No wonder, the Ethereum developers put all their focus on making Ethereum fit for the next level, cutting the Gordian Knot of blockchain-inherent limitations. Work on Layer-2 scaling solutions exploded in all directions as well: state channels, different types of rollups, side chains, plasma chains, etc.
– We invite you to read our in-depth article on “Ethereum 2.0” in this Outlook edition!
Decentralized Finance: “The Road ahead”
From a quantitative view, the DeFi market exploded in 2021. Total Value Locked (TVL) of all DeFi chains (not only Ethereum) surged from $21.5b to $255.1b YTD, which is a factor of nearly twelve. Despite growing competition, Ethereum still dominates the DeFi space with a TVL of $166b (65%).
In this Outlook edition, Prof. Fabian Schär (University of Basel) highlights several trends in Decentralized Finance (DeFi) he sees unfolding in the next year. We just list them and invite you to read his article on page XXX: (1) regulators handling of “decentralization theater”, (2) the market for institutions also in decentralized protocols, (3) improvements of governance beyond governance tokens, (4) the growing malpractice of “Maximal Extractable Value (MEV)” by miners/validators, and (5) scalability and developments on Layer-2.
- We invite you to read the contribution by Prof. Schär on “Decentralized Finance” in this Outlook edition!
One of the hippest corners in DeFi have been Non-Fungible Tokens or NFTs. An NFT is most akin to a piece of art as it represents a single digital, collectable object. The numbers? Total NFT sales in 2021 YTD were $300m across $79,100 sales transactions resulting in a NFT being valued at $3,780 on average. With popular series issuing 10’000 more or less varied versions of pixelated Bored Apes or CryptoPunks, Sotheby’s herald NFTs as the “future of art”, while a former Christie’s auctioneer thinks the concept makes “no sense.”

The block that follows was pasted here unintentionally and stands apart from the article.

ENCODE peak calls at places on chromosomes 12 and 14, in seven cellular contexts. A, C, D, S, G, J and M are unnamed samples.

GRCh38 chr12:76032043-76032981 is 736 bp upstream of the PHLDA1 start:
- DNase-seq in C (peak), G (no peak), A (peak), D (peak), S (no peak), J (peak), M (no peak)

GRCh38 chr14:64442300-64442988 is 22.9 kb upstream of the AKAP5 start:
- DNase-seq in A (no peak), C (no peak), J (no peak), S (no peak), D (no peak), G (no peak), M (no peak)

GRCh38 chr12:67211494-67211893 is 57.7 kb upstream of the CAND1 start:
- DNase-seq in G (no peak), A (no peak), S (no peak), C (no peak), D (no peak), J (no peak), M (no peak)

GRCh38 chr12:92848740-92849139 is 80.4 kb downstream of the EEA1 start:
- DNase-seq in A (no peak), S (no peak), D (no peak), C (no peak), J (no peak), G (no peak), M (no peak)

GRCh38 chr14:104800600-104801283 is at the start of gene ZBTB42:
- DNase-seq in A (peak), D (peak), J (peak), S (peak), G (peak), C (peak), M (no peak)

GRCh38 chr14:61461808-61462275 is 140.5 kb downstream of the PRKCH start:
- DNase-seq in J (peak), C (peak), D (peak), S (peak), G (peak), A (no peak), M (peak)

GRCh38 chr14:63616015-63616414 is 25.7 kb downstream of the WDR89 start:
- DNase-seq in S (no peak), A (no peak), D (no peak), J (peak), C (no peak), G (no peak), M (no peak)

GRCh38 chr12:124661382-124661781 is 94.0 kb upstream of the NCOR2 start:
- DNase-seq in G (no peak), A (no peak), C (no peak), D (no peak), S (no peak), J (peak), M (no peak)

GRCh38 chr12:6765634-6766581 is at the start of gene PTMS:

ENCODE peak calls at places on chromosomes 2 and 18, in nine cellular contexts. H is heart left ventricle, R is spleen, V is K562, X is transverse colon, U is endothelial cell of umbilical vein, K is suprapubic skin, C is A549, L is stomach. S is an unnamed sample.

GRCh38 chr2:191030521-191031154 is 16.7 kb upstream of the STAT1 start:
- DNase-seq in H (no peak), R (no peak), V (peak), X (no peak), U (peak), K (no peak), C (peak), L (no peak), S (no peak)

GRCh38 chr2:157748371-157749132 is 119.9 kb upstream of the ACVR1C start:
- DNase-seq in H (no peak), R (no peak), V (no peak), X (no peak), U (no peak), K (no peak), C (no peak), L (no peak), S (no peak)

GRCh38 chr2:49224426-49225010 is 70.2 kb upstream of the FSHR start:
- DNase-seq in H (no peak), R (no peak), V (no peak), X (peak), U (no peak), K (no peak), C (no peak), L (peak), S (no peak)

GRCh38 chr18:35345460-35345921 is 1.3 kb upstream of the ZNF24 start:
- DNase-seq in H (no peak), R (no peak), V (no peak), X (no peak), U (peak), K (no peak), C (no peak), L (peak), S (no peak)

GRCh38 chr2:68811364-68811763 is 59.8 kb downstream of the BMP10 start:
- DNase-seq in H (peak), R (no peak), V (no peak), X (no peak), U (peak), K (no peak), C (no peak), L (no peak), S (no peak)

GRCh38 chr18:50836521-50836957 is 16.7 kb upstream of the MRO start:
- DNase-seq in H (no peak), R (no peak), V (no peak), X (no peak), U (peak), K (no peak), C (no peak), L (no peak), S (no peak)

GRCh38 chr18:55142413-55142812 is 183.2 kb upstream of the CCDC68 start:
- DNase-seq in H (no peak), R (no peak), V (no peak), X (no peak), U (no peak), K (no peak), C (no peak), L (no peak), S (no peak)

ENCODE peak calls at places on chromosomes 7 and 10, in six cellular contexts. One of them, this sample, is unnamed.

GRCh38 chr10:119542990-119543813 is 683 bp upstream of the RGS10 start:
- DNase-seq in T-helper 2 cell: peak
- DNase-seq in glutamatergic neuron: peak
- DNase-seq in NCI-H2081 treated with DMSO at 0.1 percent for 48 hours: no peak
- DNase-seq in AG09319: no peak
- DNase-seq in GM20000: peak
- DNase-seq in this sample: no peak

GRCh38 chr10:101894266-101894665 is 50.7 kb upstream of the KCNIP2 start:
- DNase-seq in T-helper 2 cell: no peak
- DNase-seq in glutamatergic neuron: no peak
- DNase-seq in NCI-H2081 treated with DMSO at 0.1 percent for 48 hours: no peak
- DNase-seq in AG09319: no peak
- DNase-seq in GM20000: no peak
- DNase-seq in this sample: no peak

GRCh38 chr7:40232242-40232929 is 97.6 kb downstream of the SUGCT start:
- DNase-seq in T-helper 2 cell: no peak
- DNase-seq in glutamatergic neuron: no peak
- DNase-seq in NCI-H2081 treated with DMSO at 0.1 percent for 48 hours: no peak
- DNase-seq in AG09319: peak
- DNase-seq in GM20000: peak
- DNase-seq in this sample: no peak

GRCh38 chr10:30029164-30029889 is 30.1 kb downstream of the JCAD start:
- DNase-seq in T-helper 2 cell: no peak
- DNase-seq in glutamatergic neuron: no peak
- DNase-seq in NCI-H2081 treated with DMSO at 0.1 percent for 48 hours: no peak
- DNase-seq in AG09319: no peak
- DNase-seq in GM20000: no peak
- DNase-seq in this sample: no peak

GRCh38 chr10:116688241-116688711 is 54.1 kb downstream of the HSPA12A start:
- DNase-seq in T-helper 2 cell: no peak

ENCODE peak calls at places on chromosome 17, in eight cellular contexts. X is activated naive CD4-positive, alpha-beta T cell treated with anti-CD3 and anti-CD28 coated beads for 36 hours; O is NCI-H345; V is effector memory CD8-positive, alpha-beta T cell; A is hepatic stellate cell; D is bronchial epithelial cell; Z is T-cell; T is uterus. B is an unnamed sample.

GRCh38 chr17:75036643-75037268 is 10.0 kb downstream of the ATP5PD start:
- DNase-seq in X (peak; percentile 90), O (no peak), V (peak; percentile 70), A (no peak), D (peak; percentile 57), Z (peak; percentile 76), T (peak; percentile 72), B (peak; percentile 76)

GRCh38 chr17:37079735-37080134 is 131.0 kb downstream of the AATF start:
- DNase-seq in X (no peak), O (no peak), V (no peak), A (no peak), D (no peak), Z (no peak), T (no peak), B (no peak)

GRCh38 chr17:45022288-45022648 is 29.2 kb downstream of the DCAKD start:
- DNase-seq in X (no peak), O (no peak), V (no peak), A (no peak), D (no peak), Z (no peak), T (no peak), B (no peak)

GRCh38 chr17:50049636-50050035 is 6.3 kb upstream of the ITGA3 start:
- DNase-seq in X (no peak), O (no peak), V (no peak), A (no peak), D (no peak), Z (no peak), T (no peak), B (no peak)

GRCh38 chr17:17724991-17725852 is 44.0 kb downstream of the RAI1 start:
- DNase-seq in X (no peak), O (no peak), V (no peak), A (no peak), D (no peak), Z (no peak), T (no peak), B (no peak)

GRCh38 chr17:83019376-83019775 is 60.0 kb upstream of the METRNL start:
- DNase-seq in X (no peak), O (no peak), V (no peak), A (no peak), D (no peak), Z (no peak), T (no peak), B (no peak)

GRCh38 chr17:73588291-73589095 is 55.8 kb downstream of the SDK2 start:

While the value of art lies in the eyes of the beholder, NFT use cases can also carry utility: be it in virtual worlds like in DecentraLand or Axie Infinity; in new science funding models like STEM-Genesis; or in a dozen other use cases.
2021 has been an intense year, not only for the crypto markets. The economic after-effects of various COVID measures weigh heavy on some parts of our societies. While all major stock market indices point upwards over 2021, the increase in inflation takes away some of the conviction about the reliability of these figures.
Against this backdrop, or because of it, Bitcoin has shown an impressive positive performance, hitting more than one new all-time highs in 2021. Three events stood out: The Great Mining Migration out of China had no lasting negative impact on the overall market outlook. Positive impulses from El Salvador’s move to accept Bitcoin as legal tender pushed Lightning technology in the limelight and let Bitcoin use for small payments surge. Finally, the Taproot upgrade paved the way for “Bitcoin DeFi”.
Bitcoin’s energy debate has been growing into a full-fledged sustainability debate, which will bring social and governance aspects into the discourse as well.
Ethereum and DeFi are experiencing a Cambrian explosion of protocols, projects, and platforms – with NFTs only being the latest iteration of exploration.
The crypto space is expanding in all directions at an incredible pace. While some developments seem like crazy, exaggerated hype with not much real-life foundation, some others are underestimated and may indeed change the world. Therefore, thinking crypto always demands thinking beyond.